India's tuberculosis research contributions get international recognition
Today, in New Delhi, the prestigious Stop TB Kochon Prize for 2017 was awarded to the Indian Council of Medical Research (ICMR). The award serves to recognize the decades of ground-breaking research conducted by Indians, and the massive DOTS scale-up effort that has helped raise India’s ambition and garner political commitment.
Today, in New Delhi, I was fortunate to be a part of the Delhi End TB Summit, which was inaugurated by Prime Minister Mr Narendra Modi. During his address, the Prime Minister gave an eloquent speech on the TB problem in India, and outlined India's new ambitious National Strategic Plan for TB Elimination by 2025.
Delhi End TB Summit with Prime Minister Modi, 13 March 2018 in New Delhi
During this event, it was announced that the 2017 Stop TB Kochon Prize would go to the Indian Council of Medical Research (ICMR), India’s apex agency for the funding, coordination and promotion of biomedical research. Amongst the world’s oldest medical research institutions, ICMR has been shaping medical research in India for over a century. The 2017 Stop TB Kochon Prize is specifically intended for organizations or individuals who made outstanding research contributions in TB.
Stop TB Kochon Prize being awarded to ICMR on 13 March 2018
ICMR has a network of 32 institutes across India, of which the National Institute for Research in Tuberculosis (NIRT), Chennai, and National JALMA Institute for Leprosy & Other Mycobacterial Diseases, Agra, work specifically on TB and mycobacterial diseases. NIRT, formerly called Tuberculosis Research Centre (TRC), since 1956 has conducted more than 50 randomized clinical trials in TB. Pioneering studies from NIRT demonstrated the efficacy and safety of domiciliary treatment, the necessity of direct observation of treatment, the feasibility of case detection through sputum smear microscopy in primary health care institutions, and the effectiveness of intermittent short-course chemotherapy. These findings laid the foundation of directly observed treatment, short course (DOTS), which has been adopted by nearly 150 countries worldwide.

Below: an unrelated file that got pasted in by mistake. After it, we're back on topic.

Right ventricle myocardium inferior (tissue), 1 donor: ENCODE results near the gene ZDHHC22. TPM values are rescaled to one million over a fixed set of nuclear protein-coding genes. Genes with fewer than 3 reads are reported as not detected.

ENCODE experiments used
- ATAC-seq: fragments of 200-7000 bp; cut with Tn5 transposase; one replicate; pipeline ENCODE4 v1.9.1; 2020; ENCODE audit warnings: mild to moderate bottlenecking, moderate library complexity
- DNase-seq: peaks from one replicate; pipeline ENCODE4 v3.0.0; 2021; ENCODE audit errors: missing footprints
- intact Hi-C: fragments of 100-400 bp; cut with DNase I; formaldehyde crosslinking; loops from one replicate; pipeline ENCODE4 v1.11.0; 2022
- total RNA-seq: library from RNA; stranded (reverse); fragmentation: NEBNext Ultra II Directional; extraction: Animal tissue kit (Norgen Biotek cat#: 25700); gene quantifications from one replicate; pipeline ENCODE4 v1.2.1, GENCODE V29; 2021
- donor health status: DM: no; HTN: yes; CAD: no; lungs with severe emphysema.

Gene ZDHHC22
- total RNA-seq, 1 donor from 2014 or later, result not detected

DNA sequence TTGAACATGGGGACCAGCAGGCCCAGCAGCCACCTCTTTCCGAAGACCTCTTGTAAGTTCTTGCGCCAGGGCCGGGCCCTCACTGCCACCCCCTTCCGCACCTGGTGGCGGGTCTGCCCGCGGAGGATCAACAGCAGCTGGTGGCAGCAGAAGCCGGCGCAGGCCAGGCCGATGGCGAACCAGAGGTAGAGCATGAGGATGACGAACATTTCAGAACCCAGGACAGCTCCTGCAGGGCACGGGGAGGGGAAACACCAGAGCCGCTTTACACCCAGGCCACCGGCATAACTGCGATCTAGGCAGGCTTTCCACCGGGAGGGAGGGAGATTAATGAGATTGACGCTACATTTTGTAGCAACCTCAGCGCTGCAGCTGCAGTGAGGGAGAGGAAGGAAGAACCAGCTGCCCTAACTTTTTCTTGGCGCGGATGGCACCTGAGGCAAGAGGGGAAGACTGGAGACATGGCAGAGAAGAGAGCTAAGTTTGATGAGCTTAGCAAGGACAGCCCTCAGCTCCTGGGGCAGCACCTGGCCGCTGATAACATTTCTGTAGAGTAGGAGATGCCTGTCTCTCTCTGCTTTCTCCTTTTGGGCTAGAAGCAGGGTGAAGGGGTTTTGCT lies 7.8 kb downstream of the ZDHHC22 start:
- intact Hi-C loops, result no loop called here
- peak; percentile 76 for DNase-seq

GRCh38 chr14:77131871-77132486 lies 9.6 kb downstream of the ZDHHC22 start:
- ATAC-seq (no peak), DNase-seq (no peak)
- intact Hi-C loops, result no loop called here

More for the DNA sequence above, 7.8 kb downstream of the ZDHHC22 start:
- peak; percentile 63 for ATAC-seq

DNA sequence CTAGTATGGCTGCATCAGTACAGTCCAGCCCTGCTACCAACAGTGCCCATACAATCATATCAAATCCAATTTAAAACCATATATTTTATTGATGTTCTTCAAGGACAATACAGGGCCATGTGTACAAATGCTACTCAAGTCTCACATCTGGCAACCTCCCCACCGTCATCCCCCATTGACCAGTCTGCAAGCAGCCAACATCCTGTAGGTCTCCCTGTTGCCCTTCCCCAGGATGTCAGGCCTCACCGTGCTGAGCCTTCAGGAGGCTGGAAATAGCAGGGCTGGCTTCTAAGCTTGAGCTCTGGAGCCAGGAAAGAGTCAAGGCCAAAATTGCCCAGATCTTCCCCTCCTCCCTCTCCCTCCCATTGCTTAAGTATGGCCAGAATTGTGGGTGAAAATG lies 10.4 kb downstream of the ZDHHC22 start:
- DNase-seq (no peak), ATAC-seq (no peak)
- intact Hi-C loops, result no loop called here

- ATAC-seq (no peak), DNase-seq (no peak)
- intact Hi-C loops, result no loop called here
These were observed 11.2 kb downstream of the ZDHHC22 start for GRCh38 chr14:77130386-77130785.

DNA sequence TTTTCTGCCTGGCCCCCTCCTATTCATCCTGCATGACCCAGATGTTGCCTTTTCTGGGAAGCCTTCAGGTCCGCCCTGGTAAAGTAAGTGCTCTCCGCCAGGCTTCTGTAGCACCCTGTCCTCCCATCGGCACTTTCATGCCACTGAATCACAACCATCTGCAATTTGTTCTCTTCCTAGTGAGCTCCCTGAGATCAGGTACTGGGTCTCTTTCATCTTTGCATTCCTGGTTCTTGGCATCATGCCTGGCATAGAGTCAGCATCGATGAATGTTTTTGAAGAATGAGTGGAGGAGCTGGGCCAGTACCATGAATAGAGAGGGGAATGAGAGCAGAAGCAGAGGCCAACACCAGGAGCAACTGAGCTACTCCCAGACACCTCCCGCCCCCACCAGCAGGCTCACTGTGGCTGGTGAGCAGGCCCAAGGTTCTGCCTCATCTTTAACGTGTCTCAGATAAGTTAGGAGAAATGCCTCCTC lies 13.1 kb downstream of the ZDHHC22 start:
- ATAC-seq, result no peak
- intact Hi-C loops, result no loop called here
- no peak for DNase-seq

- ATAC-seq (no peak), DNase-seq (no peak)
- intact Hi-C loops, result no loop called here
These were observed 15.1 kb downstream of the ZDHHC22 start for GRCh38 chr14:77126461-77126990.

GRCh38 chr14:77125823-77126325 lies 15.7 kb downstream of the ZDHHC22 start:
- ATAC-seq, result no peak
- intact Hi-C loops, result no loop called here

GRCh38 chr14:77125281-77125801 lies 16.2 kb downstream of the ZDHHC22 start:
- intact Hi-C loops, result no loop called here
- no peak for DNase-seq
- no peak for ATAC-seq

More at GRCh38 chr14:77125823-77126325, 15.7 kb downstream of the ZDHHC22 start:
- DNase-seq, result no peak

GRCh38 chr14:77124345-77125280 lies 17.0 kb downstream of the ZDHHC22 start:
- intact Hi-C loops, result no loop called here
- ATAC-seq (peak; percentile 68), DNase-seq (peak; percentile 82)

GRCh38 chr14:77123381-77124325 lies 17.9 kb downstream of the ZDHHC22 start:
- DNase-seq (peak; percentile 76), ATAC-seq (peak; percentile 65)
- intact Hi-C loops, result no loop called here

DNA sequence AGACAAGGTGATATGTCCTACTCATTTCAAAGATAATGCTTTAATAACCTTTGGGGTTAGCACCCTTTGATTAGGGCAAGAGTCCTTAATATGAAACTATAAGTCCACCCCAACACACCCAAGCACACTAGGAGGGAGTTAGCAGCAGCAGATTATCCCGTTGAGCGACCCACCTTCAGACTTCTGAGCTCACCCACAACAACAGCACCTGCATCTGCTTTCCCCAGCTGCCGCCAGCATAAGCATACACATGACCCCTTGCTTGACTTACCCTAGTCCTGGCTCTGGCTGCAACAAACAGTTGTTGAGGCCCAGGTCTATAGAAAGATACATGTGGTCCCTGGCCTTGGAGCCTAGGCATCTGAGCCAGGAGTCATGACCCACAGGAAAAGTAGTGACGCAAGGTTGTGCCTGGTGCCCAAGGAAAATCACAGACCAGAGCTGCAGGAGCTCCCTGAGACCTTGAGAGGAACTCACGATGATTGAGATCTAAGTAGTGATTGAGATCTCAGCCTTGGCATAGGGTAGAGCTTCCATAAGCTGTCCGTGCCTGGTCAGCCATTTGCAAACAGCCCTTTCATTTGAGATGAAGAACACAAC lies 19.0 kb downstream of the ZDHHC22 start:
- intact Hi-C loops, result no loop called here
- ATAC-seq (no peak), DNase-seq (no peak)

In 2016, to support India’s National Strategic Plan for TB elimination 2025, ICMR, under the leadership of Dr Soumya Swaminathan (who is now the Deputy Director General of the WHO), established the India TB Research Consortium (ITRC) to promote R&D of new tools, and support innovation and partnerships. ITRC has already raised the profile of TB research in the country, attracted increased investments in TB product development, and conducted validation studies on new TB tools.
With global health on the retreat in the US, UK, and many countries, the world cannot depend on a few wealthy countries to support all the research that is required to tackle TB. High burden, middle-income countries have the potential transform the global TB research agenda through increased domestic funding, collaborative networks, and trans-national research partnerships. By taking the lead on TB research, high-burden countries like India can not only meet their own national strategic plan goals, but can also take a leading step towards fulfilling the commitment to end the TB epidemic.
Eliminating TB will not be possible without new tools and approaches. And it is critical for countries most affected by TB to step up, show leadership, and invest in TB control as well as research. I am delighted that this year’s Stop TB Kochon Prize to ICMR recognizes decades of ground-breaking TB research by India. The award is richly deserved, and particularly timely, as India has raised its ambition and political commitment.
Disclosure: I serve on the International Scientific Advisory Group (ISAG) of the India TB Research Consortium. I am an Adjunct Professor at the Indian Council of Medical Research (ICMR).